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This December, instead of posting just my annual gift guide, I thought it would be interesting to take a look back through my phone and put together an essay of the year 2020, and what it was like living in a time when the most commonly used word each month was “canceled”.
This year was full of challenges, to say the least, but we also managed to eek out some fun, memorable, moments, as we navigated a pandemic, a Presidential election, and a devastating forest fire.
Hope you enjoy this photographic essay of 2020. This year has definitely been one for the books!
In January my girls started playing in volleyball tournaments. They had worked hard since tryouts the previous November with practices and lessons and strength training…all preparing to begin playing games. The teams were new, the friendships beginning to form, the skills still refining. January was filled with possibility.
This photo is evidence of the last time I was in an airport or on an airplane. My daughter and I were flying to Las Vegas for a volleyball tournament, and this was taken just before we departed the Portland International Airport. Stumptown coffee on concourse C remains my favorite pre-flight stop.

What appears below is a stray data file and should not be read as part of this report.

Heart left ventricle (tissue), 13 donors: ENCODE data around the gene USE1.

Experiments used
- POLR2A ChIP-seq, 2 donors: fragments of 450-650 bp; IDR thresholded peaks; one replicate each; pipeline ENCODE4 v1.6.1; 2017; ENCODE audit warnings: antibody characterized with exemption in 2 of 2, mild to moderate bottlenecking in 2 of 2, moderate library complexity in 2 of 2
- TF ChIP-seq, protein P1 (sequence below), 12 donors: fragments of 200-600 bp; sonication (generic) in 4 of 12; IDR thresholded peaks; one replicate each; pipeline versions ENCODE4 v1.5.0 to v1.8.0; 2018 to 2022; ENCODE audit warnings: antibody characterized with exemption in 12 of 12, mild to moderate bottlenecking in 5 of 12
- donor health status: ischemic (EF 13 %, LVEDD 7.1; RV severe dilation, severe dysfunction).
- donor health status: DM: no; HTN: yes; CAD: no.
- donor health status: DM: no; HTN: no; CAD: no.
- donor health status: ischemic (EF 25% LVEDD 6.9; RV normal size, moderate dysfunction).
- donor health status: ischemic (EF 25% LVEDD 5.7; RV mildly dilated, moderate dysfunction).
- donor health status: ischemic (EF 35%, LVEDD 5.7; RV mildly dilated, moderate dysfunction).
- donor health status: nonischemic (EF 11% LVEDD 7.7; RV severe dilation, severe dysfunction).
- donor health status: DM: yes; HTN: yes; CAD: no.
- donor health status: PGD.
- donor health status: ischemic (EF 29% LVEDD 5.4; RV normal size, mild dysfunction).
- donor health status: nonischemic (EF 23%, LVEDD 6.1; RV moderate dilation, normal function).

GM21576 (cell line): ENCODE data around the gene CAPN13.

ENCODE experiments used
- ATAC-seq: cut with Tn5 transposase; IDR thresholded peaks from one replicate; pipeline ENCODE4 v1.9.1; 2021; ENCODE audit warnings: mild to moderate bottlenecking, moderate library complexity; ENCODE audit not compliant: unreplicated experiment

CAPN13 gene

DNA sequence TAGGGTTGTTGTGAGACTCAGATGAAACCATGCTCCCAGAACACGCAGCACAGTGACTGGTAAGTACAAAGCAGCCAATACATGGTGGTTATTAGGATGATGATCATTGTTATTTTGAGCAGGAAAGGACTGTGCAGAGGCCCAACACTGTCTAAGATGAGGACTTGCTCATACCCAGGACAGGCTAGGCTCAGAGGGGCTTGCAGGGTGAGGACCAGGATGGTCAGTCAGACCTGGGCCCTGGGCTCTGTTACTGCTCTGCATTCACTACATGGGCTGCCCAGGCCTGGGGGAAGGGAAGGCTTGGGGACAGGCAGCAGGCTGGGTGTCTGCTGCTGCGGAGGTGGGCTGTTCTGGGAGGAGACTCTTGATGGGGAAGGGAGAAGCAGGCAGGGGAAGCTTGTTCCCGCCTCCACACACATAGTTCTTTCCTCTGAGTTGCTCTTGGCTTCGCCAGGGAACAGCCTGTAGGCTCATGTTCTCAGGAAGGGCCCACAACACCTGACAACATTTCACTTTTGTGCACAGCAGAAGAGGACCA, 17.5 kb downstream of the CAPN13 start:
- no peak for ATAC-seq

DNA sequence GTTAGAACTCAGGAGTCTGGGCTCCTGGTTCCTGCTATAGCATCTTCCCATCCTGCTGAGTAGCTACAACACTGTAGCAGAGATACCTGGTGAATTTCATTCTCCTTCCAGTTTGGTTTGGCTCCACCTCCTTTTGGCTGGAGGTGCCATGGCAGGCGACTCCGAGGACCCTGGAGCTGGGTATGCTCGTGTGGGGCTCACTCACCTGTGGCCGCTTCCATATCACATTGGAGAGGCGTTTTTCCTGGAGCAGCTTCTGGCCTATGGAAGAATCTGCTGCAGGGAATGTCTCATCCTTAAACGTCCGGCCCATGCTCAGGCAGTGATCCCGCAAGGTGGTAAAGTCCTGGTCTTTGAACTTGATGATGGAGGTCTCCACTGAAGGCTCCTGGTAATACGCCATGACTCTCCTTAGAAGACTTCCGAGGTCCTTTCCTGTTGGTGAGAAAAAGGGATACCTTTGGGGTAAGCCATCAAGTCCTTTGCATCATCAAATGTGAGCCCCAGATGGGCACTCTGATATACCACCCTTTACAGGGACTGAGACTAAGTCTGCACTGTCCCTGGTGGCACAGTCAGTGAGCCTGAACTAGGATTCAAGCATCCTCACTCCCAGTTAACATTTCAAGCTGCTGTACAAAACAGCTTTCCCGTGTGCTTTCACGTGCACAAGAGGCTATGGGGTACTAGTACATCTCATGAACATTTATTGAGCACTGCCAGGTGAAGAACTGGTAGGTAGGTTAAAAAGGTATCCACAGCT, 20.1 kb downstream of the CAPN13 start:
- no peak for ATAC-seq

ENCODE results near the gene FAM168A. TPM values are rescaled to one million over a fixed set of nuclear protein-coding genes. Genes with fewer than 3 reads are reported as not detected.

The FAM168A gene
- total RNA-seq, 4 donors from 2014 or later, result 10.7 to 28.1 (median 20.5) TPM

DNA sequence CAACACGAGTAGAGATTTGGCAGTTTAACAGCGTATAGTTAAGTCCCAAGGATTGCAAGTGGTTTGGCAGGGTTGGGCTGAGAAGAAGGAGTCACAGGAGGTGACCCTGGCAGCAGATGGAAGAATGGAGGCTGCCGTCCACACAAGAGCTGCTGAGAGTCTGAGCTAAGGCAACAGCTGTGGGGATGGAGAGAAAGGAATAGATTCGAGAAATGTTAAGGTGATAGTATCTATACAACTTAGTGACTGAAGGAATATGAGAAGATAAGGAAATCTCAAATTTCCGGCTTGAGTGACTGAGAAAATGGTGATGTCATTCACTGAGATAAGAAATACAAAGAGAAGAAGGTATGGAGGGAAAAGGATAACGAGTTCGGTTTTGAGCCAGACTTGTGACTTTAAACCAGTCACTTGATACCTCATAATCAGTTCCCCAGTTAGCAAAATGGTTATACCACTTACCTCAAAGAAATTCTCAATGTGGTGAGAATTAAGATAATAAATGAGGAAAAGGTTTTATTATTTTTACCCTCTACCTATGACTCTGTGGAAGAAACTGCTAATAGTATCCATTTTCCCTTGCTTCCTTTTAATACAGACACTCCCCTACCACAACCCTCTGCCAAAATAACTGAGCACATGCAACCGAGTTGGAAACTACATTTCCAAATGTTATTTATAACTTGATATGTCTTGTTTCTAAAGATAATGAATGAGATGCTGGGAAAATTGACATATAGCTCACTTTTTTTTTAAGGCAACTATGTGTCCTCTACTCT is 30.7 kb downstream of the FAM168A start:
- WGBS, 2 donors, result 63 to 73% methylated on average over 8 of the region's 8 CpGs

My daughter and I were in Las Vegas over Valentine’s Day, and on the last day of the tournament, most of the volleyball team came down with a virus. In fact, as we were going through security at Las Vegas Airport, my daughter spiked a fever of 104. She slept the entire way home, and missed the following week of school. I ended up spending three days with zero energy and a slight fever, but never really any terrible symptoms. At the time we thought we just had the flu. Looking back, we are fairly positive it was covid. Most of our volleyball team (and club, for that matter) missed full weeks of practice and school. And parents noted that some of us were “sicker than we have ever been before”.